By Matt Jaffe
Sunset at the beach: the staple of personal ads and romance novels. But trust me ― as sunsets go, this is an epic, a masterpiece.
We're at Oso Flaco Lake, on California's Central Coast. My wife, Becky, has never been to this spot, so I wanted to show her the lake and, beyond it, a beach with churning, restless surf.
We follow the boardwalk along the lake and then through the shifting dunes. The fall day has been overcast, but the sands begin to brighten to gold. By the time we reach the ocean, the setting sun has emerged beneath the layer of clouds along the horizon. Everything―ocean, dunes, underside of clouds―is suddenly on fire with spinning oranges and reds and purples.
Neither of us has ever seen a sunset quite like this. But while we're astounded, we're not entirely surprised. Because when we began our 670-mile round-trip drive through the Central Coast's wine regions and along its incomparable coastline, we were venturing into the California of our dreams.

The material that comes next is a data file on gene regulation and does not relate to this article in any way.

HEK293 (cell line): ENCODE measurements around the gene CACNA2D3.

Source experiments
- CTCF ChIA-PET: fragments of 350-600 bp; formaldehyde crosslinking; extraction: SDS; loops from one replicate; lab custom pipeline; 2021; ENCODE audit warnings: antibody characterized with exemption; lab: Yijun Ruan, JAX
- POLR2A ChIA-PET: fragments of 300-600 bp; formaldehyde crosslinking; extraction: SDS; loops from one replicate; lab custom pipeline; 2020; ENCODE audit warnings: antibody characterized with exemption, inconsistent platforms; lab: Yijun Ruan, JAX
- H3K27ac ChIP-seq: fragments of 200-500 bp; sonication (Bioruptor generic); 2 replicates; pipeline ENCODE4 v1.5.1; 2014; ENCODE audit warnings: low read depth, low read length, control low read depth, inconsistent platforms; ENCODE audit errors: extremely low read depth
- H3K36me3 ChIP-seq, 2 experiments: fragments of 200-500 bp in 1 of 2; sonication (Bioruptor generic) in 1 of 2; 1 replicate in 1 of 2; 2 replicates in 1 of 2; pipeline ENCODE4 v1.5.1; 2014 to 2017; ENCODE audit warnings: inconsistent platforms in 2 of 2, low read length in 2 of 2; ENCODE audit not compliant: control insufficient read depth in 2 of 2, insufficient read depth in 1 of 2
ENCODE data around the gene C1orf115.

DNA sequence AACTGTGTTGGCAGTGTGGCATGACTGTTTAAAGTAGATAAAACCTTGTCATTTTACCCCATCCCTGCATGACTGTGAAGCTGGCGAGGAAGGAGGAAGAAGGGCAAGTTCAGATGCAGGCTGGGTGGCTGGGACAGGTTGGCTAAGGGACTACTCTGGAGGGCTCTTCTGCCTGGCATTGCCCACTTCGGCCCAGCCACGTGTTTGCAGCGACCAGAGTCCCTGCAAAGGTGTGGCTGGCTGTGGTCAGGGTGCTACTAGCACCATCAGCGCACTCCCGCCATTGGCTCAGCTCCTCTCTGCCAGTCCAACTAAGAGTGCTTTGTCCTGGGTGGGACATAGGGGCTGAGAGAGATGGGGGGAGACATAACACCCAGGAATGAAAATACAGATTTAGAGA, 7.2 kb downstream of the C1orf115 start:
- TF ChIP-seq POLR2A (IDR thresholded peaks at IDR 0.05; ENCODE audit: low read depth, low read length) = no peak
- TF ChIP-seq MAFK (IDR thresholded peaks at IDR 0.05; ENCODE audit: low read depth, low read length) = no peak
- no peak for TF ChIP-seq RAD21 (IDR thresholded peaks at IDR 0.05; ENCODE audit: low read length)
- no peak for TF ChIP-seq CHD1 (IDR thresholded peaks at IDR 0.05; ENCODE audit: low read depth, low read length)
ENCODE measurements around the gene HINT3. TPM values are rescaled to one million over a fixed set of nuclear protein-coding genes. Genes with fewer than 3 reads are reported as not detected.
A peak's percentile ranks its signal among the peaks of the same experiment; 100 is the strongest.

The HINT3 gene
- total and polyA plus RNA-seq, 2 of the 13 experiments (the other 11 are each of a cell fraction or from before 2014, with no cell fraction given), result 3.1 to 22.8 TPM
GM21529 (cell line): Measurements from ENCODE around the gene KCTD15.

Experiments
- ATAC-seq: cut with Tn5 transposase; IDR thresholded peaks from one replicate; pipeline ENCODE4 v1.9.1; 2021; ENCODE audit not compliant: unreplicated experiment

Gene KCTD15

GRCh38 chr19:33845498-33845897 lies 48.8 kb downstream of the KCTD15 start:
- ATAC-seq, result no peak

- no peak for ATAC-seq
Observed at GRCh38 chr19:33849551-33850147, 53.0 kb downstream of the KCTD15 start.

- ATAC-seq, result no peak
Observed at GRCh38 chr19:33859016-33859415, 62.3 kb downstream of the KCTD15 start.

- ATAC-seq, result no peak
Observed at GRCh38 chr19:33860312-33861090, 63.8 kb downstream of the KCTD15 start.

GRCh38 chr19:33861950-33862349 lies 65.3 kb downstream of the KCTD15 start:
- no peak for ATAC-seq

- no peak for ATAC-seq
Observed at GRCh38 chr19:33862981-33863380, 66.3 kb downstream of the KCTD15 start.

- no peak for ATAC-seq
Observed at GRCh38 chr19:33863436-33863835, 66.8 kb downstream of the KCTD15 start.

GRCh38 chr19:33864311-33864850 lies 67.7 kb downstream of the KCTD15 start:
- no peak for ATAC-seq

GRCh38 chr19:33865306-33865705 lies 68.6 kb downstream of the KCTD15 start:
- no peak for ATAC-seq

Santa Barbara to Santa Ynez Valley (30 miles)
In my mind, Santa Barbara is California: Mediterranean architecture, palm trees, the beach, and islands veiled in mist. But it's a city that has always remained just out of reach. I've lived an hour to the northwest and now live an hour to the east, but never in Santa Barbara itself.
We splurge with a night at the Four Seasons Biltmore Resort. It's Santa Barbara condensed, all ocean and gardens, archways and decorative tile, trailing bougainvillea and a rambling Moreton Bay fig. The mood here is decidedly relaxed, especially compared to posh oceanfront spots in other beach cities that have an almost white-gloved fussiness about them. This too seems to be a reflection of Santa Barbara, where the surf vibe and sea breeze seem to chill out loftier pretensions. Santa Barbara is a city that reveres not just its Dons but its dudes too. Next: Dinner